* The second appellant, vide proceedings dated 19.01.2017, had accorded approval for upgradation of the Secondary Grade Post as B.T., Assistant, however, with a rider in the condition No.17, to fill up the post only from the academic year 2016-2017 instead of 2015-2016 and also insisted for submission of a fresh proposal from the academic year 2016-2017 instead of 01.06.2015.
* The respondent/writ petitioner submitted the objection to the second appellant on 31.01.2017 and certain clarifications were sought and they were also clarified and once again, it was returned for which, a detailed reply has been sent on 11.07.2017. However, the second appellant taking into consideration the purport of the Government Order and other facts and circumstances of the case, had informed the respondent/writ petitioner, vide proceedings dated 26.09.2017 that he is having power to grant permission for conversion based on the need of the school, however, he has no power to grant pre-dated permission and in view of the said proceedings, the third appellant is now insisting the school to issue a fresh appointment order and submit a fresh proposal seeking approval with effect from 01.06.2016.
* Therefore, the respondent/writ petitioner made a challenge to the impugned proceedings of the second appellant, dated 19.01.2017 with a consequential proceedings of the second appellant, dated 26.09.2017 by filing the writ petition in W.P(MD)No.1078 of 2018.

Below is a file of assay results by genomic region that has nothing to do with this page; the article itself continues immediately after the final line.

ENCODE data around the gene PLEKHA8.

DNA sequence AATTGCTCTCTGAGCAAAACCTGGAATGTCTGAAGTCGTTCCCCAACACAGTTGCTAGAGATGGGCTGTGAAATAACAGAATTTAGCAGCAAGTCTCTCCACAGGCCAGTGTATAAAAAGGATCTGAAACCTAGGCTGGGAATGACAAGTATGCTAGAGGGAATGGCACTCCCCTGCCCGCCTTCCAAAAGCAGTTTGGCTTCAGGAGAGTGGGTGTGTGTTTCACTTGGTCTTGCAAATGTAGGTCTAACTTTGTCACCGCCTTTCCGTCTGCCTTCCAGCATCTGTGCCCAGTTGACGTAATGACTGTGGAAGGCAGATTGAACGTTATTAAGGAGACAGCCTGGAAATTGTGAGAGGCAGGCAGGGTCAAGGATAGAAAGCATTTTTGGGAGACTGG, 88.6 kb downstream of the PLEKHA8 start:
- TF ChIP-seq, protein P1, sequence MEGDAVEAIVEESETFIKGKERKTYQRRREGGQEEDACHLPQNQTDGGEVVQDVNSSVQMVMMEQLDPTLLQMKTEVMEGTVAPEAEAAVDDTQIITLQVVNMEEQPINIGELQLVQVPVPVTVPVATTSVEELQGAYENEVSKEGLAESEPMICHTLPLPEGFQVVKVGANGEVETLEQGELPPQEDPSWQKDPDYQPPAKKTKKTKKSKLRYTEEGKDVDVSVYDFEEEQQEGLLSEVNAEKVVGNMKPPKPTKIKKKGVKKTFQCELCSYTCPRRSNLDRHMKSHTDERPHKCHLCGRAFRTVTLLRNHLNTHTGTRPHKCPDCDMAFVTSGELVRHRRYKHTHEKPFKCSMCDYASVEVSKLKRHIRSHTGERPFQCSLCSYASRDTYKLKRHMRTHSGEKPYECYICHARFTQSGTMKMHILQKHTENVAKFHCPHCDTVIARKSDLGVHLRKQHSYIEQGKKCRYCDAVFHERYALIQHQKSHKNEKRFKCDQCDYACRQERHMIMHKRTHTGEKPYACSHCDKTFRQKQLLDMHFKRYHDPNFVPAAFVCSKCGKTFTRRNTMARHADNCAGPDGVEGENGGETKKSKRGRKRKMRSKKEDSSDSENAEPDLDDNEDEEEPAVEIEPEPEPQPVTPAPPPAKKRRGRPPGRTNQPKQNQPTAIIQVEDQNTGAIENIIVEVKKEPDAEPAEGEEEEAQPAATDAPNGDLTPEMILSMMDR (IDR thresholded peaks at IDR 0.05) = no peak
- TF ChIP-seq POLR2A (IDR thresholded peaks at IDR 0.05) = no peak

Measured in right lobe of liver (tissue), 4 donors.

* The respondent/writ petitioner took a primordial stand that the contents of G.O.Ms.No.79, dated 14.06.2002, do not stipulate as to the approval/permission for upgradation and it is automatic and that apart, it is a minority educational institution and as such, no permission is required to fill the sanctioned vacancy and therefore, the second appellant is bound to grant permission for such upgradation from the date on which it became vacant and as a natural corollary, the third appellant is bound to grant approval for the post of B.T., Assistant from the date of such appointment.
7. The writ petition in W.P(MD)No.1078 of 2018, along with W.P(MD)No.1079 of 2018 which pertains to the appointment of R.Mercy as Tamil Pandit, are entertained. The official respondents filed individual counter affidavits.
8. The third appellant/third respondent, in the counter affidavit, took the following stand:
* The third appellant/third respondent has explained the reasons for issuing G.O.Ms.No.79, dated 14.06.2002 and also dealt with the factual aspects and would aver that it was the duty of the school to get upgraded the vacant Secondary Grade Post according to the instructions and after getting required particulars, the second appellant issued orders upgrading the post of Secondary Grade Teacher as B.T., Assistant, vide order dated 19.01.2017 and it is prospective in nature and also took a stand that the respondent/writ petitioner school, suo motu, filled the post before getting specific orders from the competent authority, namely, the second appellant, on 01.06.2015.